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Flowing


Then, there's the word study I did several weeks ago in preparation for this series on igniting personal influence. It's a simplification, but the main points lay out something like this---

There's the Latin root "flu", meaning "flow".

Many words in our language are constructed on the Latin "flu". For instance---

Flux: the motion of flowing, as in everything is in a state of flux.

Fluent: easily flowing, as in words.

Affluence: much flowing, as in a person of wealth.

Confluence: flowing with, as in a confluence of ideas.

Effluent: flowing out of someone or some thing.

Influence: flowing from one person to another person or situation.

In a literal sense, influence is the action of an individual flowing character, ideals, ideas, values, and other important life realities into another person or set of circumstances.

Several presumptions overlay the idea of effective influence---

1. Influence involves relational proximity.

This kind of closeness was evident in the ministry and teaching of Jesus. He

emphasized loving others, being people of relational integrity, exemplifying the

traits of compassion, and genuine caring. His relationships with the Twelve is a

prime example. Mark wrote, "And he went up on the mountain and called to

him those whom he desired, and they came to him. And he appointed twelve

(whom he also named apostles) so that they might be with him and he might

send them out to preach (Mark 3:13-14). This proximity isn't always a physical

presence, but may be shared values and attitudes, an emotional or spiritual

nearness.

2. Impediments to relational flow must be minimized.

Humans differ at many levels of interaction. Every single person has biases,

preferences, likes and dislikes, mannerisms, and distinctions that can impede

relational interaction, thereby reducing the potential of person-to-person

influence. The Beatitudes (Matthew 5: 3-11) and The Fruit of the Spirit

(Galatians 5:22-23) provide guidance in forming the character of influential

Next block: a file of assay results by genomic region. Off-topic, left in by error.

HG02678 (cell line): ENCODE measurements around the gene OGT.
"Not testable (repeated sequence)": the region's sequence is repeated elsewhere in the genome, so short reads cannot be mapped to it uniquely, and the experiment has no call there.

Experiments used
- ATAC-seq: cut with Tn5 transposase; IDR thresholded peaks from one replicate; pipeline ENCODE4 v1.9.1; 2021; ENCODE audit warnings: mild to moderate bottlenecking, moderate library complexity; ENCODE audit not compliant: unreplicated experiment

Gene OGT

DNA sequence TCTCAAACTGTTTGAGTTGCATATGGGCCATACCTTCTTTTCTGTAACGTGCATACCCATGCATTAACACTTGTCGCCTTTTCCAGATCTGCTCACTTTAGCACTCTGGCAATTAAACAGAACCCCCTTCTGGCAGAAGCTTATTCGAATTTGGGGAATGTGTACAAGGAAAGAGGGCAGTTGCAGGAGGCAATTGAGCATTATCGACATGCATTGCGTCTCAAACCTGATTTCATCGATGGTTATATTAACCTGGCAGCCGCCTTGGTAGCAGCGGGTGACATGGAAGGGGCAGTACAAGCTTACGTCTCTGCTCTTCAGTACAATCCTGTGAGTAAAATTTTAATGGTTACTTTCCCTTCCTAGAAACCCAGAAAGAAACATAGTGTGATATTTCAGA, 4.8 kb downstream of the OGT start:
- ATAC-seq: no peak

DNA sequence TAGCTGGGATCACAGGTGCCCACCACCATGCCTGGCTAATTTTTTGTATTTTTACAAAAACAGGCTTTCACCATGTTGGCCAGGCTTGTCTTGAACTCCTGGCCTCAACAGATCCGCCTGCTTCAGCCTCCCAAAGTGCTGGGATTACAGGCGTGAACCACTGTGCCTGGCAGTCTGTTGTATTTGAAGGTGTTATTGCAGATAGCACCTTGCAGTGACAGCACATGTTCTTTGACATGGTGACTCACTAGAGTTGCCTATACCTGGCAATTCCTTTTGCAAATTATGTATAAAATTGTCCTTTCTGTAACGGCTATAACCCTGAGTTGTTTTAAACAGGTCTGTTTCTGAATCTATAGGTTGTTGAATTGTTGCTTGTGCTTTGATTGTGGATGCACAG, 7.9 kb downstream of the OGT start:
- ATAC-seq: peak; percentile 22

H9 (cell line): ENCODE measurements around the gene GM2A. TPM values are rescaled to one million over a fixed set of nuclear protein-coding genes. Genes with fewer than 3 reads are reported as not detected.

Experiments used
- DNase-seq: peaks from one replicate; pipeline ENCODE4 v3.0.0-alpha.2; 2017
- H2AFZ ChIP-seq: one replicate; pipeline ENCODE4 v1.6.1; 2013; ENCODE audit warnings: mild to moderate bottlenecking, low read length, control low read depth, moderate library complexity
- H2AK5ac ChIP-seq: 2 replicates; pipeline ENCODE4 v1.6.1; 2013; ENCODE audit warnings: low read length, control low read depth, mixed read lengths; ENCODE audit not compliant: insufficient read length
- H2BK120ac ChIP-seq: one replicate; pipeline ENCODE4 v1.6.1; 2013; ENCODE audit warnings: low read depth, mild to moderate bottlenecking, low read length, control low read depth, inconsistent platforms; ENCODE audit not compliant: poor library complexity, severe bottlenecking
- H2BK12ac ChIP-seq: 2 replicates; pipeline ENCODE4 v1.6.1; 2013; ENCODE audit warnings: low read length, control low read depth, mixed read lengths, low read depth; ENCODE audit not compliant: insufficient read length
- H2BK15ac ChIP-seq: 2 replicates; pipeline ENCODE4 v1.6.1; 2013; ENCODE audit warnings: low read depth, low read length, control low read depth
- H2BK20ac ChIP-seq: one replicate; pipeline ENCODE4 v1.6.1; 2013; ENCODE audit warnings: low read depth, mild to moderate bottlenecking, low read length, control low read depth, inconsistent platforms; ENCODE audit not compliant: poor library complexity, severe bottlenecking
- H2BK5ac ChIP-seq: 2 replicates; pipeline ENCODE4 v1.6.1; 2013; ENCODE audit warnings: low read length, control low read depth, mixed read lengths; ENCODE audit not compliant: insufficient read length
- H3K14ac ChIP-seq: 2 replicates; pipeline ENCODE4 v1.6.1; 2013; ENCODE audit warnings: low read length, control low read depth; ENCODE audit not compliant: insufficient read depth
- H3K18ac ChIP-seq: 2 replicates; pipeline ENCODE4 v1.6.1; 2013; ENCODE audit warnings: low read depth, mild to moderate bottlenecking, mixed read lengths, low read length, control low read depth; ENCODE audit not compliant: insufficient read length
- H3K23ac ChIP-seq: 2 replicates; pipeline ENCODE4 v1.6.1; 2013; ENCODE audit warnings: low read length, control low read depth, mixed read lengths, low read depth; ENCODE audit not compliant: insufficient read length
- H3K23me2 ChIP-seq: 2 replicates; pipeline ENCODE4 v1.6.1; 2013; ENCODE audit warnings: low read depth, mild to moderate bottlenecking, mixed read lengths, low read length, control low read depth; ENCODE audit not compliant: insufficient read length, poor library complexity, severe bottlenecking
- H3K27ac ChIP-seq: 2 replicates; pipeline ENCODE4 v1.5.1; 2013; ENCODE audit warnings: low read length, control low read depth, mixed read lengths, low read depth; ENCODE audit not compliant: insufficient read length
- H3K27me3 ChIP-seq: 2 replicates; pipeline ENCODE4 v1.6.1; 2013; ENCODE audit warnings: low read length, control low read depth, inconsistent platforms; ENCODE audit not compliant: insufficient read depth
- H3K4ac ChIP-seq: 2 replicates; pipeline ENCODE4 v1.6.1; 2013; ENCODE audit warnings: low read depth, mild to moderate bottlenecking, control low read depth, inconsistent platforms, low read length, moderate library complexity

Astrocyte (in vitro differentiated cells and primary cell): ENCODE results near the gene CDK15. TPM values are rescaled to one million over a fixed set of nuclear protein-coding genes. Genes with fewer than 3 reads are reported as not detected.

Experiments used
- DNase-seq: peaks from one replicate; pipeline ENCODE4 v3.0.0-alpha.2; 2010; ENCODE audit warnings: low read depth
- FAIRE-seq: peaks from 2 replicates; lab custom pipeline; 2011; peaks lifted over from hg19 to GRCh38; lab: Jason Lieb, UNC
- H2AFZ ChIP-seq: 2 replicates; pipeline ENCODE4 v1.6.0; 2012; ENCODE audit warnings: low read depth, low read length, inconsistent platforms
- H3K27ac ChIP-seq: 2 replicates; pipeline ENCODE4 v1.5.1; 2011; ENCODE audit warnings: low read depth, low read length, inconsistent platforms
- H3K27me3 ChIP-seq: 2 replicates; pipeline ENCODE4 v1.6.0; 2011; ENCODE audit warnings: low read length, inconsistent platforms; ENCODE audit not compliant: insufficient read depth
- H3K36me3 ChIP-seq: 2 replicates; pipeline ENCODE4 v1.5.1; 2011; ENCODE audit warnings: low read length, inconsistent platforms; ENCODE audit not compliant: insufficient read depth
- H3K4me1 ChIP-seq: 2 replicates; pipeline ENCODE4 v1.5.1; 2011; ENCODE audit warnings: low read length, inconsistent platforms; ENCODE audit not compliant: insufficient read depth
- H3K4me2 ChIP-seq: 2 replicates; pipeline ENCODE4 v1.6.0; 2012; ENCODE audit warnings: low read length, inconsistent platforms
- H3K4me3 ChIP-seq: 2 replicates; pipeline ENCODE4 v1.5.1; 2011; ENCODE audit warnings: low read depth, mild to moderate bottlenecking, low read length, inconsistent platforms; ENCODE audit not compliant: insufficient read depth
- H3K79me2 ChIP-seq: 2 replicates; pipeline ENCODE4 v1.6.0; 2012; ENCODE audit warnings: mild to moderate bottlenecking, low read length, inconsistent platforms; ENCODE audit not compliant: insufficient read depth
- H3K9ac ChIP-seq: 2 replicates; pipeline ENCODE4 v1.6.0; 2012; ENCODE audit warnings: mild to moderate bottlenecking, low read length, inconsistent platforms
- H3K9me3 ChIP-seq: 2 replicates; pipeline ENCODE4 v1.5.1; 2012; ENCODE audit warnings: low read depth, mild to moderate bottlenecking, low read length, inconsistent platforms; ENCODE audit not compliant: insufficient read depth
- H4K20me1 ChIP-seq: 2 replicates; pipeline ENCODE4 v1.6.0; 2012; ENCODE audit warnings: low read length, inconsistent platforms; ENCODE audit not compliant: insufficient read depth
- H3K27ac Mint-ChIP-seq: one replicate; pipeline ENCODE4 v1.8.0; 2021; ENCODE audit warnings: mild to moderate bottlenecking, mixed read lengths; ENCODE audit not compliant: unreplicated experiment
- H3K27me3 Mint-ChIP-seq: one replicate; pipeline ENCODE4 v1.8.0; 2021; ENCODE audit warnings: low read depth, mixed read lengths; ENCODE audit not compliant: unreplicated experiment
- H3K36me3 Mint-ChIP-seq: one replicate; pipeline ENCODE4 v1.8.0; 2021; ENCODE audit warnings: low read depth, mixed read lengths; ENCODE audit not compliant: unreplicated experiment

people. More than anything, these verses provide Scriptural attitude

adjustments that make communication and relational integrity a possible for

prideful humans.

3. Genuine influence flows from the heart.

This flow one heart to another was an ancient connection known to Solomon

and the Old Testament saints. He wrote, "Keep your heart with all vigilance, for

from it flow the springs of life" (Proverbs 4:23). Jesus amplified this truth even

more when he said, "The good person out of the good treasure of his heart

produces good, and the evil person out of his evil treasure produces evil, for

out of the abundance of the heart his mouth speaks" (Luke 6:45). Genuine

influence is deeper than what we see.

4. Relational integrity re-positions others in our priorities.

Scripture is the supreme lesson plan in relating to others. Throughout the Bible

this lesson plan challenges our natural bent to self-absorption so that others

hold a place of priority in our life schemata. Numerous verses and entire

sections of Paul's Epistles were dedicated to biblical inter-relational dynamics.

Genuine human influence is possible only when we are able to live the Bible

standards regarding other people. Thinking more highly of them than ourselves

is a high bar (Philippians 2:3) that must be maintained if our influence is to real.

It is the humility thing, again.

5. Transparency is essential in igniting personal influence.

Jesus was very clear in his use of the Greek "hupocritos" the dreaded "H" word

that we are so careful about and reluctant to use. Literally it refers to the Greek

stage, the mask wearers who alternated between the tragedy and comedy of

Greek drama. Being fake, artificial, cloaked in pretense, or wearing masks won't

work in situations of influence. Paul wrote an important passage that deals

with authenticity. He wrote, "to put off your old self, which belongs to your

former manner of life and is corrupt through deceitful desires, and to be

renewed in the spirit of your minds, and to put on the new self, created after

the likeness of God in true righteousness and holiness" (Ephesians 4:22-24).

For our influence to shine, this new self needs to shine.

These are difficult interactions in times like these. Every year I read liberal theologian Harvey Cox's The Secular City (New York: McMillan Company, 1965) as a reminder of the cultural traits he predicted in post-Christian America. He imagined our nation as one of mobility and anonymity. We would be on the move and hidden. To a great degree, his prophetic interpretation of the times has been very accurate. The pace of life and the new world of personal veneers and pretense make these relational metrics more difficult to maintain. In the process, genuine influence is more the exception than the rule. The flowing is hindered.

Shine? Yes, of course. But, the word for the day is flow. That's real influence, when we flow into others.


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